Fourth Annual Boston Area Architecture Workshop
Keypanel Session



Description:

The Keypanel Session combines the best features of keynote speeches and panel sessions.
The end user, industry, and academic communities will each be represented by one keypanelist.
Three 15-minute keypanelist presentations will be followed by one 15-minute audience Q & A session.


General Topic: Whence goeth the microprocessor?

Specific questions to each keypanelist representative:
* to End Users: What does the commercial user want today? In 5 years? In 10 years?
* to Industry: What will/should industry provide today? In 5 years? In 10 years?
* to Academia: What will/should academia be looking at today? In 5 years? In 10 years?



The Keypanelists:
We are extremely fortunate to have the following practitioners and researchers representing:

* End Users: Dr. Atul Chhabra, Verizon Corp., Enterprise Architect and Senior IT Manager.
* Industry: Dr. Joel Emer, Intel Corp., Intel Fellow.
* Academia: Prof. Anant Agarwal, MIT, Professor of Electrical Engineering and Computer Science.



Keypanelist Biographies:

* Dr. Atul Chhabra
Dr. Chhabra is Enterprise Architect and Senior IT Manager at Verizon Communications Corp., a Fortune 14 company with over 200,000 employees and local, national and international communications responsibilities. He received his Ph.D. from the University of Cincinnati in 1990, and his B.Tech., Indian Institute of Technology, New Delhi, India in 1984. Dr. Chhabra has over fifteen years of IT, product development, e-business, and R&D experience at Verizon and its former companies. He has developed and managed the architecture for enterprise content management systems, enterprise portals as personalized employee desktops, integration of enterprise resource planning systems, and systems for managing internal controls. He has performed capacity planning, performance modeling, and evaluation of several enterprise systems. In the mid to late 90ís, Dr. Chhabra led Verizonís research into automated recognition and interpretation of scanned images of engineering drawings and benchmarking of the available methods. At the same time, he managed the process of scanning about half a million network drawings and the automated extraction of key information from the drawings.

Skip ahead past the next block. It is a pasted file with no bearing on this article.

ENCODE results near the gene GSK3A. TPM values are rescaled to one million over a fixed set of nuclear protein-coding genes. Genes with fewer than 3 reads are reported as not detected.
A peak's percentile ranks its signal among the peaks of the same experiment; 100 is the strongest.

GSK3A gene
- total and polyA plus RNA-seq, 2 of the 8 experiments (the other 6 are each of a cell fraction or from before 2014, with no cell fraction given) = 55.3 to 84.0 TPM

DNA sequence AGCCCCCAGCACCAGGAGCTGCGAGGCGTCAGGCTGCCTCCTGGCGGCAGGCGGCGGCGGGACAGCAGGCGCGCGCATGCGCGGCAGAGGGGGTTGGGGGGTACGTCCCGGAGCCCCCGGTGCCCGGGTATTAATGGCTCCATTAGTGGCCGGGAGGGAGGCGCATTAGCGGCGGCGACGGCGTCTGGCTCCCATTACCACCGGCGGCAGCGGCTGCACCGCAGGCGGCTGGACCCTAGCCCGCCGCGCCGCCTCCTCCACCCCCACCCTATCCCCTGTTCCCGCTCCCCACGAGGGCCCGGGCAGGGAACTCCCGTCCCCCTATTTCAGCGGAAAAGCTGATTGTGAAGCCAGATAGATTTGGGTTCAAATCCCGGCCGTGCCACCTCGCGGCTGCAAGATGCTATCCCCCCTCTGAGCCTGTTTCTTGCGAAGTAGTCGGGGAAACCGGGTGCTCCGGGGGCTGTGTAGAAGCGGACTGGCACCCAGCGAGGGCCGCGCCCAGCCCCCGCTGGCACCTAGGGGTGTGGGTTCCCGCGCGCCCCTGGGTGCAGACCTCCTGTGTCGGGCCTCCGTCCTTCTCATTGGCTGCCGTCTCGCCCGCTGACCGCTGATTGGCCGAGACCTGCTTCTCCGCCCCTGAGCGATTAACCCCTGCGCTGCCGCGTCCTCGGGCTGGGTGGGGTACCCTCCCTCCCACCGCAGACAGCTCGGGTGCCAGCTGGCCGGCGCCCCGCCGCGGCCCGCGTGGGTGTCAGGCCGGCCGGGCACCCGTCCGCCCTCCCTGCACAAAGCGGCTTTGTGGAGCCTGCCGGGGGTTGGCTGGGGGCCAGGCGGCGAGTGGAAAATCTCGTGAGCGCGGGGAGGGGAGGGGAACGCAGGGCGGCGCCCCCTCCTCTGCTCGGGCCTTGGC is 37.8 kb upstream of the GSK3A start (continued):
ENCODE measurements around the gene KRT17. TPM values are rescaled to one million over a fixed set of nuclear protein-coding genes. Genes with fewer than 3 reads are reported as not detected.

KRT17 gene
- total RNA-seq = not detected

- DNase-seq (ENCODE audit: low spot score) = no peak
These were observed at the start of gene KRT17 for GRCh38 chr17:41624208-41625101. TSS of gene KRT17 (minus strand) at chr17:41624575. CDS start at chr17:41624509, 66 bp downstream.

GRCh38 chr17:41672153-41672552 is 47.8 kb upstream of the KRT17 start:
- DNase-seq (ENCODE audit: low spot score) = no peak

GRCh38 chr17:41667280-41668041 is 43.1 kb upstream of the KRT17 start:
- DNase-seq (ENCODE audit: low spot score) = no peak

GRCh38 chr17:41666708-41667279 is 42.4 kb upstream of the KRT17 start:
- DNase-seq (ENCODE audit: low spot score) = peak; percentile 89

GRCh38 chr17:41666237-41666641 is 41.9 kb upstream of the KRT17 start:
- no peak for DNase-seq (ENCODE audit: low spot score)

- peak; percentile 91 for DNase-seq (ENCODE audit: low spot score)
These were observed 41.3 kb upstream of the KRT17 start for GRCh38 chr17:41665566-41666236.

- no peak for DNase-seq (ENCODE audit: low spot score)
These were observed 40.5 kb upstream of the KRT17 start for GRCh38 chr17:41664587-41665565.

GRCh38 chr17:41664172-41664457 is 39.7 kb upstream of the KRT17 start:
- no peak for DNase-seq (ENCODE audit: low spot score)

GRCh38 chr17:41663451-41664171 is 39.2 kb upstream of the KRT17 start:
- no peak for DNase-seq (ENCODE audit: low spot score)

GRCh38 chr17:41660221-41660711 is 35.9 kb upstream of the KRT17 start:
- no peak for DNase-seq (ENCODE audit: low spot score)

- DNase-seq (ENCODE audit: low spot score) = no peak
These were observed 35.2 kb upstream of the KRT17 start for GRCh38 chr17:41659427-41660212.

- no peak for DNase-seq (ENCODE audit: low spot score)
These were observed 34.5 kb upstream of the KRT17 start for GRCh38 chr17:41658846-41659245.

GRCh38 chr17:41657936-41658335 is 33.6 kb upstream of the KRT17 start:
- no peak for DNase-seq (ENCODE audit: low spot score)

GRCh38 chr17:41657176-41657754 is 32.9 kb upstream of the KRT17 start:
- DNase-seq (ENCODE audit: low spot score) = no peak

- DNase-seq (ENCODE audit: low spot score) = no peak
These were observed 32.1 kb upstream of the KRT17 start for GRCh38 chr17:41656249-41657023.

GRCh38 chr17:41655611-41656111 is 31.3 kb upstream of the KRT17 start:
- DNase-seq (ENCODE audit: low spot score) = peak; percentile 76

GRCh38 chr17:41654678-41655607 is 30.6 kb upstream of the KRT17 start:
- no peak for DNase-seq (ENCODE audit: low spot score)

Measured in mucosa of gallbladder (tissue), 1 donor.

* Dr. Joel Emer
Dr. Emer is an Intel Fellow, Digital Enterprise Group, and Director of Microarchitecture Research. Dr. Emer received his bachelorís and masterís degrees in electrical engineering from Purdue University in 1974 and 1975, respectively. He earned a doctorate in electrical engineering from the University of Illinois in 1979. Dr. Emer has worked in industry for over 25 years, spending much of his career at Digital Equipment Corp. (DEC), and then Compaq, where he was Director of Alpha Architecture Research. He was responsible for innovations in almost every aspect of micro-architecture for several generations of Alpha processors, widely considered to be the highest-performing processors of their time. As part of this work and in his earlier work on several generations of VAXes, Dr. Emer stressed the then-unusual quantitative approach to performance analysis. In recent years he was a pioneer in the research and implementation of simultaneous multithreading in a commercial processor. Dr. Emer is both an IEEE Fellow and an ACM Fellow.

* Prof. Anant Agarwal
Prof. Agarwal is a member of the EECS department at MIT, and is also a member of MITís Computer Science and Artificial Intelligence Laboratory (CSAIL). Anant Agarwal earned a Ph.D. in 1987 and an MS in Electrical Engineering both from Stanford University. He got his bachelor's degree in Electrical Engineering from IIT Madras in 1982. His teaching and research interests include VLSI, computer architecture, compilation, and software systems. He is the CTO and founder of Tilera Corp., the nth startup company of his career. Prof. Agarwal has led many well-known prototyped radically-novel architecture projects, including Alewife, VirtualWires and the current RAW machine project.